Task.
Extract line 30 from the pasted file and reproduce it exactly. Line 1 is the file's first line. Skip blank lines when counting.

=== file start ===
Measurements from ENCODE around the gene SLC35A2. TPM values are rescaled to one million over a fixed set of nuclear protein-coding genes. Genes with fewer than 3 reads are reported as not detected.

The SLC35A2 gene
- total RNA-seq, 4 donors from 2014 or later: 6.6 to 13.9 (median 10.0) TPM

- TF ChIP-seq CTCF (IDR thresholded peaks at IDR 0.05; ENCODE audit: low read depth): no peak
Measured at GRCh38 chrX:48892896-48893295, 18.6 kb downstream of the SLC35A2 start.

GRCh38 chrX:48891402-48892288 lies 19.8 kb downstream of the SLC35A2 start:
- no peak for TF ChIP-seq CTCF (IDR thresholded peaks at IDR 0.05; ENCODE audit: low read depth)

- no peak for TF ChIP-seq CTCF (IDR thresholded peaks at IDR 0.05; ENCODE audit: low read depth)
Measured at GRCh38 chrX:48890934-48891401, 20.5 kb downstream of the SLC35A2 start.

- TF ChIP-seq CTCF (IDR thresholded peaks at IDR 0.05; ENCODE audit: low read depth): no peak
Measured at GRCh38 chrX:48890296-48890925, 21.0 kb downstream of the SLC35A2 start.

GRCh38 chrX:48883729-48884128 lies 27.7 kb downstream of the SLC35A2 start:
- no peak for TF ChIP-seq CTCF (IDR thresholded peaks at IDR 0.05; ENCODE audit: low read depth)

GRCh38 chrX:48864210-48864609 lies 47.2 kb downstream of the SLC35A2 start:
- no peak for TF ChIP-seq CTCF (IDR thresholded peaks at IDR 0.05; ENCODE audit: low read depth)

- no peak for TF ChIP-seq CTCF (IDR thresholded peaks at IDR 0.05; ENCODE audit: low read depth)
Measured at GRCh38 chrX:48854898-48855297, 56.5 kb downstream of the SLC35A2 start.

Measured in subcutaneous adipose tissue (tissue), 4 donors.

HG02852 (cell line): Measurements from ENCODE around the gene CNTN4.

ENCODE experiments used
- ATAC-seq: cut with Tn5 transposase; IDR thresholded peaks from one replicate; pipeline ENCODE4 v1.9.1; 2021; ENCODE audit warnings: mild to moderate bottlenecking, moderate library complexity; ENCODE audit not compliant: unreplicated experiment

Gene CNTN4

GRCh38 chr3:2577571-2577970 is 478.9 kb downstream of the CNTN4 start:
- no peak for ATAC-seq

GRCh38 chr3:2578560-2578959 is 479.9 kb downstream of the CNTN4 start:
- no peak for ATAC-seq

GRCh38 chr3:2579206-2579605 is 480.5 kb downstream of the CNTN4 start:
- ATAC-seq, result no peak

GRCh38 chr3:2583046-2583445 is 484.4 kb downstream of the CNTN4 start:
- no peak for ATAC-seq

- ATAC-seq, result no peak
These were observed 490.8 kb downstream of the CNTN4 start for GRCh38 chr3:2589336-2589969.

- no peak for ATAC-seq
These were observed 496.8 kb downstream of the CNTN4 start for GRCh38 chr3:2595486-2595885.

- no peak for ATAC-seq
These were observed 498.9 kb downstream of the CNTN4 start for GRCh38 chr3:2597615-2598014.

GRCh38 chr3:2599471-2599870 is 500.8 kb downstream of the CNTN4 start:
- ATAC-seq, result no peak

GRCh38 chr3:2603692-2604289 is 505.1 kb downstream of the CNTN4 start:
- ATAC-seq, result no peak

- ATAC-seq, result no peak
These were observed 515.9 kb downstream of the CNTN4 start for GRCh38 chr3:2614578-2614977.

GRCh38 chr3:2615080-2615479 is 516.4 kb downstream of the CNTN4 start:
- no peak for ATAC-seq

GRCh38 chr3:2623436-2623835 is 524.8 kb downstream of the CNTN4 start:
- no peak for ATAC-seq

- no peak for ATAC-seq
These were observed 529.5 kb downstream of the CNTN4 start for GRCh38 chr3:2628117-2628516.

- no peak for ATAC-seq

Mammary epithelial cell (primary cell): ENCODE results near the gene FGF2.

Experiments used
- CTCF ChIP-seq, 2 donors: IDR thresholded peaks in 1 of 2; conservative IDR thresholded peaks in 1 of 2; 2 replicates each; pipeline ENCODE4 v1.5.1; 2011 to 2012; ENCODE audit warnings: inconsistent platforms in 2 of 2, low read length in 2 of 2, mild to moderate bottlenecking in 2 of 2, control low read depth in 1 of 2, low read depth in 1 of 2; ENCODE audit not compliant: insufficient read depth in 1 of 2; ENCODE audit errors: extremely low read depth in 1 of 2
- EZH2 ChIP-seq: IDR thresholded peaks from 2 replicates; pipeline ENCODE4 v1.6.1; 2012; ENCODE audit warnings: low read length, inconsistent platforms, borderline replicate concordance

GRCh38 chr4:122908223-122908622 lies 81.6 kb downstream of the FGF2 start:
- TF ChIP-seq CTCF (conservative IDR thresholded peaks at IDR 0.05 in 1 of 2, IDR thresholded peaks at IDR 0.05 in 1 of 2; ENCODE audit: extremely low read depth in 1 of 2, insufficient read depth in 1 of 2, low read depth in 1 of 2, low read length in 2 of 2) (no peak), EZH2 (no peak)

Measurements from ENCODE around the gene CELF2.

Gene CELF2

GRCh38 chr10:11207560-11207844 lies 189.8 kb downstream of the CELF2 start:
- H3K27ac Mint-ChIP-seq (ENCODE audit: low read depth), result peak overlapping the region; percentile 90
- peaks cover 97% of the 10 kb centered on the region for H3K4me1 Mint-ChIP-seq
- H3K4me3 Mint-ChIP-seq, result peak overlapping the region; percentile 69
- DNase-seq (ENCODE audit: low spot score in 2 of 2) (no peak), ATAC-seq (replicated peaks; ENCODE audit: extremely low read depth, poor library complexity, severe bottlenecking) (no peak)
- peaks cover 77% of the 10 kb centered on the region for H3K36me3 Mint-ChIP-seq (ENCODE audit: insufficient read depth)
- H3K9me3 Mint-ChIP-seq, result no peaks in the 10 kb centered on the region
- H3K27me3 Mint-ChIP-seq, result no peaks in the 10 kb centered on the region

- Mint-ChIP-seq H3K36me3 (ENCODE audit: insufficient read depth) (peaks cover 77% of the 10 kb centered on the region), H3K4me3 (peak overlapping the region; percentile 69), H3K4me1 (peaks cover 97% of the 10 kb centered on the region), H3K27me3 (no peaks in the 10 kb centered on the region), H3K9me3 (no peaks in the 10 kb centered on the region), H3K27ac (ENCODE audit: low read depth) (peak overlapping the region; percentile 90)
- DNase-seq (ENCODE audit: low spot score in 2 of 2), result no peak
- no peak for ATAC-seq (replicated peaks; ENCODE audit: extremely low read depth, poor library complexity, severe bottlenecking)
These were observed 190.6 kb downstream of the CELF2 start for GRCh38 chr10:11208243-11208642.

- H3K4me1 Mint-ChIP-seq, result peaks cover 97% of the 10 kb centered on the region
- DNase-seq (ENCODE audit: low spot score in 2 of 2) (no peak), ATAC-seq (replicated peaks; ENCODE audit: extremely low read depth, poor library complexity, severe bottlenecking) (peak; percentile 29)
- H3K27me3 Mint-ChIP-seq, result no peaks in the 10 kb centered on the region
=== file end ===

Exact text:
- no peak for ATAC-seq